The building which houses hotel-maverick-charlatans 25hours Hotel’s latest venture has somewhat of an iconic status in West Berlin.
Built in the fifties by architects Paul Schwebes and Hans Schoszberger, the idea was to create an architectural expression of a new attitude towards life marked by dynamism, freedom, lifestyle and consumerism. The ‘Bikinihaus’ was described as ‘a string of pearls…an ensemble of buildings whose aim it was to create a space for people that was a visible transition between nature and culture’.
Of course lots of post-war architects mugged us off with that sort of highfalutin malarkey, resulting in some of the most horrific brutalist monstrosities masquerading as buildings ever to scar our cities. Berlin is sadly a prime example of this: Streets and streets of concrete gulags known as ‘pre-fabs’, admittedly built partly out of necessity due to the fact that post-WW2 Berlin was less a city and more an ocean of rubble, but also as a vanity project for architects who in their high concept utopian ideological designs sort of forgot some of the basic principles of dwelling-building such as ‘would anybody actually want to live there’. Modernism eh?
Rant over. Fortunately Bikini Berlin is pretty damn cool. Whilst the modernist façade may not be to everybody’s taste, it is certainly striking, and while I cannot comment on the shopping centre part of Bikini Berlin, having seen only the 25hours Hotel collaboration, I can safely say that the fact that it boasts a roof terrace the size of a football field is reason enough for me to immolate myself in consumerist hell.
I was invited to the opening of the hotel, which positions itself as a kind of urban jungle retreat. It takes the phrase quite literally too – the interiors are smothered in foliage of various descriptions, occasionally giving the impression of a building abandoned by civilization, creepers growing through the brickwork, that sort of thing. The effect is impressive, and the carefully-constructed dereliction vibe is bolstered by the naked concrete pillars and exposed piping.
Perhaps the biggest success of this painstakingly managed aesthetic is that it doesn’t *look* too painstakingly managed. You get me? The interior design team have straddled the thin line between innovation and pretension and fallen on the right side.
There is definitely a ‘we do it Berlin style’ atmosphere about the place, from the perma-DJ corner pumping out house music that sounds like fire alarms – I actually prepared to evacuate the first time that song played – to the dreadlocked doorwoman who told me I would need to ‘fetch my fucking accreditation’ when we first arrived.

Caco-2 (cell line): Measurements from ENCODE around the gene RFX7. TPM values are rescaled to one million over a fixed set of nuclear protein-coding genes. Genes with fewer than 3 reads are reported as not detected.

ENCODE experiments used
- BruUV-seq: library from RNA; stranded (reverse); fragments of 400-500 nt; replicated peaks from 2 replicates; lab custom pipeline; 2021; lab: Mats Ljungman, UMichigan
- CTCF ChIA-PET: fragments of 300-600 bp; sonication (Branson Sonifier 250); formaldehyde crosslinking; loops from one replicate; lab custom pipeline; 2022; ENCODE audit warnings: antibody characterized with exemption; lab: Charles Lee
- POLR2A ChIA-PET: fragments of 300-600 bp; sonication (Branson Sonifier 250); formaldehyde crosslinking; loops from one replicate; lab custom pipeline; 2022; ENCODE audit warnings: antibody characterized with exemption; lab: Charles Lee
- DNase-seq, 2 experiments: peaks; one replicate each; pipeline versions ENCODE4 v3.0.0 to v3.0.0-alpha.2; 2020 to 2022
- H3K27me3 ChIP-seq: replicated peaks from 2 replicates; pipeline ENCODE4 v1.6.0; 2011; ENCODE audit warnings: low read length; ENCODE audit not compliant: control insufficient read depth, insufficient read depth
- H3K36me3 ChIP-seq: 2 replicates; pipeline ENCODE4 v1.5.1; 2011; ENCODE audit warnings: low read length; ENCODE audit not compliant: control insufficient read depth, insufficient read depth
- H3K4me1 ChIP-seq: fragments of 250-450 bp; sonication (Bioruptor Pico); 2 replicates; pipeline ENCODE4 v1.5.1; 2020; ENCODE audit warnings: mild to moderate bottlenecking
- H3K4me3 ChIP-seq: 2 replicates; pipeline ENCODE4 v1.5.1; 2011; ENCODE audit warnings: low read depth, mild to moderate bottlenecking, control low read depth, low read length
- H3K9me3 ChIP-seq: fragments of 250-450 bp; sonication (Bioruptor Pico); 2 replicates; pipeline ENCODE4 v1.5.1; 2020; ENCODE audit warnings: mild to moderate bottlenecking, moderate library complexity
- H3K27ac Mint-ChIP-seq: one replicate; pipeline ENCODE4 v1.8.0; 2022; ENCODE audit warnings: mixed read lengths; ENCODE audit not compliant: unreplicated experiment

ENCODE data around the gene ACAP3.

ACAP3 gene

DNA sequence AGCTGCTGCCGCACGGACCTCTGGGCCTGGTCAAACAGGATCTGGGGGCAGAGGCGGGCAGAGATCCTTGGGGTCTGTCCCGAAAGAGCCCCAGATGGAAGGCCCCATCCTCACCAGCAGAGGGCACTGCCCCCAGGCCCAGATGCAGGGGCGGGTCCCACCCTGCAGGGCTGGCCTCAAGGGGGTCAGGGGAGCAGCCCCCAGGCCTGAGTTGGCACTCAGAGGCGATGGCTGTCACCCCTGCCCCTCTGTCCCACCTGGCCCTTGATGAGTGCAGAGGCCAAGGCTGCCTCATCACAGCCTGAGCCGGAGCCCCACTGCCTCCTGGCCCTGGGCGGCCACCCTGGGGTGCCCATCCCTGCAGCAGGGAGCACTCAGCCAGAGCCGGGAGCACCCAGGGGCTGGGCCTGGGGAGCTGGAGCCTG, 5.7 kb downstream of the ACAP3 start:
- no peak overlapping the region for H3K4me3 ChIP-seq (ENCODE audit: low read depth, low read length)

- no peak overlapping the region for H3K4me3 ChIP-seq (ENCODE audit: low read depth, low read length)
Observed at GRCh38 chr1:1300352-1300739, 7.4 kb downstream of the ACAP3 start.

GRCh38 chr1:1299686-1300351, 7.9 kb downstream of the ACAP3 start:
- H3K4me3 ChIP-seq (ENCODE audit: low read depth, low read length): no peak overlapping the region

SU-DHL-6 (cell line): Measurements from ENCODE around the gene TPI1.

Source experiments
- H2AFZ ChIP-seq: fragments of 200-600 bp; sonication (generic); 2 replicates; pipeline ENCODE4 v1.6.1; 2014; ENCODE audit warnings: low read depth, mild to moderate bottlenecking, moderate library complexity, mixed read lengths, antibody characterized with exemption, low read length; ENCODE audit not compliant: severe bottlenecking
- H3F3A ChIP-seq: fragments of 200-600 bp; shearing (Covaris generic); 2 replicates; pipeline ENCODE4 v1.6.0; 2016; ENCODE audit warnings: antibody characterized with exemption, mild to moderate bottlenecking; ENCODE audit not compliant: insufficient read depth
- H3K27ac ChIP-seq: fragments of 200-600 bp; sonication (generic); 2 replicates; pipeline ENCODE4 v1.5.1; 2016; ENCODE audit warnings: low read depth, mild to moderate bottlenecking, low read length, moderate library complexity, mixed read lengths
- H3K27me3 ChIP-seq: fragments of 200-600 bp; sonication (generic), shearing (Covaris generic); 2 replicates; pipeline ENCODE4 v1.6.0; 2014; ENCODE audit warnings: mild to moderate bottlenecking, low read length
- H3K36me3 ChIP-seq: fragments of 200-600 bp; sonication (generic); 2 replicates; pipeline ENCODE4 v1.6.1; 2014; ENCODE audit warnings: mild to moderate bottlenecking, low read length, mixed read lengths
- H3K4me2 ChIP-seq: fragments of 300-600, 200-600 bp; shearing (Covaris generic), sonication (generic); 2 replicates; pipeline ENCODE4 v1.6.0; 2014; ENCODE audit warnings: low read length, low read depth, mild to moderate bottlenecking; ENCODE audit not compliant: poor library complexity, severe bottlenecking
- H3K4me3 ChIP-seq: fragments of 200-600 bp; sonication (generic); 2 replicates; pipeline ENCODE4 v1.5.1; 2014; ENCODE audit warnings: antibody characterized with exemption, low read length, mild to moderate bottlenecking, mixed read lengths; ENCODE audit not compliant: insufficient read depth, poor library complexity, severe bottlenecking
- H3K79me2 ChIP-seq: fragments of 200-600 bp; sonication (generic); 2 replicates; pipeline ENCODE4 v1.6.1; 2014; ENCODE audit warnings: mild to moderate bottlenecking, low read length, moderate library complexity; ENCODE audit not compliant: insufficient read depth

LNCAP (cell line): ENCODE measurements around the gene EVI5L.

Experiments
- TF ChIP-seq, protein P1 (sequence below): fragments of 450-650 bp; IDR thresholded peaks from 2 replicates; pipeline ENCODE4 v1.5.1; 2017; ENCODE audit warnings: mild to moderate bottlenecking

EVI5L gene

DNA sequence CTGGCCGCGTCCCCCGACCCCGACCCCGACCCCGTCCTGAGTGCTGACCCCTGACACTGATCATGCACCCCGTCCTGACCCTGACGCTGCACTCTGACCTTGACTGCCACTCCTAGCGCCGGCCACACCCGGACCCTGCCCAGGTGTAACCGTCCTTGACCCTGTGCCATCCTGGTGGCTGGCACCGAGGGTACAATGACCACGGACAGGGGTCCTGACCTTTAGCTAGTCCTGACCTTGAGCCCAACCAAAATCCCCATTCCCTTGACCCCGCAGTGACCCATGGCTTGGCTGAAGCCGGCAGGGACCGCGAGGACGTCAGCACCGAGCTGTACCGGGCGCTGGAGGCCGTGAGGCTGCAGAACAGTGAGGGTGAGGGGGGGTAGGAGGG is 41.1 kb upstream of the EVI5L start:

Happily, things improved after that. Upon escaping the harpy at the gates we were ushered inside by a nice young man who offered to take our coats (I know that’s pretty much standard hotel policy but after the door fiasco we were pretty grateful). Then we were plied with bountiful mountains of delicious things: Sashimi salmon with spiced lentils, fresh salty oysters, some posh pitta wraps with godly slow-cooked eggs and somewhere in the middle of it all was a big French bloke hacking bits off of the carcass of a whole roasted lamb.
I’d like to really give a thorough examination and critique of the hotel, but they could hardly expect me to dissect the joint with surgical precision when they insisted on relentlessly thrusting flutes of Champagne and Moscow mules at me. I certainly _did not_ hover around the bar constantly challenging the barman to create ever more visionary cocktails out of his limited resources:
‘Can I have maybe a slice of cucumber in that G&T rather than the lemon wedge?’
‘Oh you mixologist maverick you – are you Dale DeGroff in disguise?’
The second part was in my head.
So my memory is somewhat fuzzy, but I can recall a nice communal (bronze?) fountain/sink thing for everybody to wash their hands in after visiting le pissor; a woman wearing a red sequined leotard with a bear’s head; a giant parrot; a wall of assorted speakers; a not-very-good mural (the only duff note in the interior design); a middle-aged woman who accosted me somewhere in one of the labyrinthine corridors demanding that I compliment her small rat/dog/useless mammal; some hammocks; a good-looking couple in their mid-thirties who I mistakenly thought were inviting me back to their room for, I dunno, a game of backgammon?; and a physical assault on my person by an American girl in a sauna. She gave me a balloon to make up for it though.
On reflection, this is probably not the assortment of visuals and experiences that you ought to expect on your stay in Bikini Berlin’s 25hours Hotel, but the place looked tip top and it’s got an indoor greenhouse and a sauna with a bloody great view. I’d stay there for sure, but then I am uncouth, impoverished and consider Travelodge the last word in luxury accommodation so why are you even reading this?
They also make their own butter. Just saying.
These two may or may not be there to greet you on your arrival.
25hours Hotel Bikini Berlin
Budapester Str. 40
For room reservations:
Phone: +49 30 12 02 21 25 5
Text: Louis Labron Johnson